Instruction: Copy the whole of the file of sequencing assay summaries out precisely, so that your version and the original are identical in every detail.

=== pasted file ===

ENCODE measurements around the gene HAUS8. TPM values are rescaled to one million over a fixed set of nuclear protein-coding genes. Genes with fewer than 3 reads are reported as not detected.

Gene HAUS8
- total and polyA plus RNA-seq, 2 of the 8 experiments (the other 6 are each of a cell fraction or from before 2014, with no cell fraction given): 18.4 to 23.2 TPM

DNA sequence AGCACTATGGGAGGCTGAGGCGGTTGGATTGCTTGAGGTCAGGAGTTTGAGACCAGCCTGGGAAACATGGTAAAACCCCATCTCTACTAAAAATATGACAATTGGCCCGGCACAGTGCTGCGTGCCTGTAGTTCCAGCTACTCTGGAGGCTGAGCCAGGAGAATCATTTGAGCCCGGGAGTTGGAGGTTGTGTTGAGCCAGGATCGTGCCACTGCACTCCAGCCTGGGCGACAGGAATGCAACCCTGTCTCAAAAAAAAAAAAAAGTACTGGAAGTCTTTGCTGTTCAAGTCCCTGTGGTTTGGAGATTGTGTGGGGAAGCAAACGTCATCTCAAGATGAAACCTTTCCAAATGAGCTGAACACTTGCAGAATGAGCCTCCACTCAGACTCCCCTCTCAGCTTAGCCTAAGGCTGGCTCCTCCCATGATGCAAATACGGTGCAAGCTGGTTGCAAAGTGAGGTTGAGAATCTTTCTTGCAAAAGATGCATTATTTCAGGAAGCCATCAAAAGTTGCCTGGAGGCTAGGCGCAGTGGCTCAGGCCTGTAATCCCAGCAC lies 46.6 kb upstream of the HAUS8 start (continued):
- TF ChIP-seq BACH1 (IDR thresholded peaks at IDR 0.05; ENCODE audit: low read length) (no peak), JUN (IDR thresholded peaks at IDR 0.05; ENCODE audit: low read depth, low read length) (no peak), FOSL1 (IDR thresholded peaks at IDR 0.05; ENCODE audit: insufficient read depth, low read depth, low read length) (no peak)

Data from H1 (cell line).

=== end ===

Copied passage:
ENCODE measurements around the gene HAUS8. TPM values are rescaled to one million over a fixed set of nuclear protein-coding genes. Genes with fewer than 3 reads are reported as not detected.

Gene HAUS8
- total and polyA plus RNA-seq, 2 of the 8 experiments (the other 6 are each of a cell fraction or from before 2014, with no cell fraction given): 18.4 to 23.2 TPM

DNA sequence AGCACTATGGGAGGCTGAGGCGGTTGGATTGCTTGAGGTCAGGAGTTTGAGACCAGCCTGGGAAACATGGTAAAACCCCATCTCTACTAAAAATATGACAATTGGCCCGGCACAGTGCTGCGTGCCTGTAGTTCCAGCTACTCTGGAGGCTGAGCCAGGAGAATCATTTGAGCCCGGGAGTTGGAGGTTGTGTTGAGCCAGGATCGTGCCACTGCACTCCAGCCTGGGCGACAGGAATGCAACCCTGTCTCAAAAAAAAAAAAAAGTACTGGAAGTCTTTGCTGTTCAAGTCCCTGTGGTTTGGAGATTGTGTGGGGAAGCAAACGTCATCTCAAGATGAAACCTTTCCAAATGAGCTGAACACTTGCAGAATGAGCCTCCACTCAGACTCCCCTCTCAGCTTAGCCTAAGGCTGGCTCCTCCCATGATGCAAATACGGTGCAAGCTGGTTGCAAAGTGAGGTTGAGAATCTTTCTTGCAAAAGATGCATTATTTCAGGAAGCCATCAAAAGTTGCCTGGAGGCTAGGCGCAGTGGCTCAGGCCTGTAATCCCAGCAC lies 46.6 kb upstream of the HAUS8 start (continued):
- TF ChIP-seq BACH1 (IDR thresholded peaks at IDR 0.05; ENCODE audit: low read length) (no peak), JUN (IDR thresholded peaks at IDR 0.05; ENCODE audit: low read depth, low read length) (no peak), FOSL1 (IDR thresholded peaks at IDR 0.05; ENCODE audit: insufficient read depth, low read depth, low read length) (no peak)

Data from H1 (cell line).